Questioning my relationship at a young age, a very young age. Questioning, "Was it the right decision? Should I have went in a direction? Temptation is always in front of me, always around me every time you look. What's keeping me from doing that and getting involved with that." It's a very, very personal song and everything kind of came out and opened the flood gates as far as my writing going to the next level.

Do you miss the Marines?
I absolutely do. I think about it all the time. I still have my uniform. I can't fit in it right now but I still have it [laughs]. Of course that's always something that's going to stick with me and never leave because it put me where I'm at now. It gave me the tools and the experience I need to do this type of career. This type of career is very brutal. You get beat around a lot and perceptions get made about you and they're usually almost always off. You definitely have to have a strong head and a strong sense of self and just have a drive to want to keep pushing forward. I think that's why a lot of artists that go through a down period, it's kind of the music business' way of weeding them out -- to see who's gonna fight to stick around and who's gonna go the other way.

When you wrote and recorded 'Can't Say Goodbye' was there someone you served with that was killed on the battle field that you had in your mind, even though the song is a tribute to Army SFC Ofren Arrechaga and his family?
Yeah, I hadn't lost anybody in my life close to me for 30 years. I've been kind of fortunate not to have to deal with that. But this past year I lost three people very close to me, one right after the other. I lost a good friend of mine who was ... in the Marine Corp. He was killed in a car accident and I found out an hour before I was supposed to step onstage and perform. And then I found out that my grandpa passed away in the hospital due to hospital negligence. And then Tony Lopacinski, who I wrote 'We Weren't Crazy' with and who was a guitar player for five years -- and [I] definitely looked up to him in every way possible as far as music went -- he passed away from a long fight with cancer.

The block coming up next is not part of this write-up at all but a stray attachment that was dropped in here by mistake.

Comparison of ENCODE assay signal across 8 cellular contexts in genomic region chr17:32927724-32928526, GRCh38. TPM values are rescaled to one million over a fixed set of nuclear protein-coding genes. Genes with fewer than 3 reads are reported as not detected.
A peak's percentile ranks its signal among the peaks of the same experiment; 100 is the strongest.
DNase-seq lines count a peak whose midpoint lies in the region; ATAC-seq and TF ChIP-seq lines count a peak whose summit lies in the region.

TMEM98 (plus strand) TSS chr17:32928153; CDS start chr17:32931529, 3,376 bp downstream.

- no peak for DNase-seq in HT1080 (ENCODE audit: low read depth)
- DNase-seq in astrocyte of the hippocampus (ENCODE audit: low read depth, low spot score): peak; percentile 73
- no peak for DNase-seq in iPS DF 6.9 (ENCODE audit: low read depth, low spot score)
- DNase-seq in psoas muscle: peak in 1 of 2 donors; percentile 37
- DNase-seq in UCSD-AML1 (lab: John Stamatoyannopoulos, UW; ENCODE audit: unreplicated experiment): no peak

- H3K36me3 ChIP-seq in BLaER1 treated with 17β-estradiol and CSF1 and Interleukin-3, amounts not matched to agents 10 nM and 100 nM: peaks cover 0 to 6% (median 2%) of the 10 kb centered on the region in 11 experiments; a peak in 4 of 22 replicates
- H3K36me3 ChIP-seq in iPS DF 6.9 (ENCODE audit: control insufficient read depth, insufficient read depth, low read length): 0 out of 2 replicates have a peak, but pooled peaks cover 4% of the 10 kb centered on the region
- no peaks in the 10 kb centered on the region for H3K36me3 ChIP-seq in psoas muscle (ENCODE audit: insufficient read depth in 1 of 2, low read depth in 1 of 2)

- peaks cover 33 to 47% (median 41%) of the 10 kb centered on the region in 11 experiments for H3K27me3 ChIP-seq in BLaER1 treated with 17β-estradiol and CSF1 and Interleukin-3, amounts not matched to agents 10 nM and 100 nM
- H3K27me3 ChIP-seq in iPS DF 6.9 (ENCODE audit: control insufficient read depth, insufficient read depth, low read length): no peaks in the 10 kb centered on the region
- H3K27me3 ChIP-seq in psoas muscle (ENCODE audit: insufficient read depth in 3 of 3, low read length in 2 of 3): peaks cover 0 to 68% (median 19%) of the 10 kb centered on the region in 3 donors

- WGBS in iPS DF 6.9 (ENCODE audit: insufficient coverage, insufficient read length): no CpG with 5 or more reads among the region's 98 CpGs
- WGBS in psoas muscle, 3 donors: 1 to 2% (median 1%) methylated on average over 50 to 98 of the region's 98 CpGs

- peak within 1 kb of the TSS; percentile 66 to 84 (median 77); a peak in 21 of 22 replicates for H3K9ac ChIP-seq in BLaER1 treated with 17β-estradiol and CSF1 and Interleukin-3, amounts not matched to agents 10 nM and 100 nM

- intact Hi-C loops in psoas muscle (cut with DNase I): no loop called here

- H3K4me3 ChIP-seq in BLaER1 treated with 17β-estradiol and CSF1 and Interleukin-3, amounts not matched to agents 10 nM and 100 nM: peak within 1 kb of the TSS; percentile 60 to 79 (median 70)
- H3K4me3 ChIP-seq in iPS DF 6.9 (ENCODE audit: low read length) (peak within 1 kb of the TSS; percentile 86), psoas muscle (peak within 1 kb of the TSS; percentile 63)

When they brought this project to me, I immediately jumped on it but wanted to do it in a way that everybody could relate to it. So I had long conversations with Seana, the widow of Seargant A.C. who the song is about, and the first thing out of her mouth was, "I don't want this song to be 100 percent about me." She feels it would alienate people listening to it, and she wants people that are going through the same thing -- whether it's somebody that was in the military that was killed or somebody that was killed in an unfortunate event -- she wanted them to be able to relate to it and to use it and draw from it and to heal from it. That's why I wrote the song very universal.

What are you kids asking for for Christmas?
Anything and everything they see on TV. That's pretty much what they're asking for. But we've learned not to just buy a bunch of toys because they're toys and they fit their age group. We actually learned to take some time to figure out what they'll actually play with and use. And then every year we go upstairs and we take out all the old toys and we donate them and we get new stuff for them.

Any chance you'll have a fifth child?
I wouldn't mind, but the wife has cut me off. She's not allowing it anymore.

Four is enough, and you guys had them quick too, one after the other.
I did and she looks at it like, you know, 10 years from now when we're 40, all our kids will be grown and be able to watch themselves and will do more things together -- and that's the way that she looks at it.

Watch Josh Gracin Perform 'Long Way to Go' Live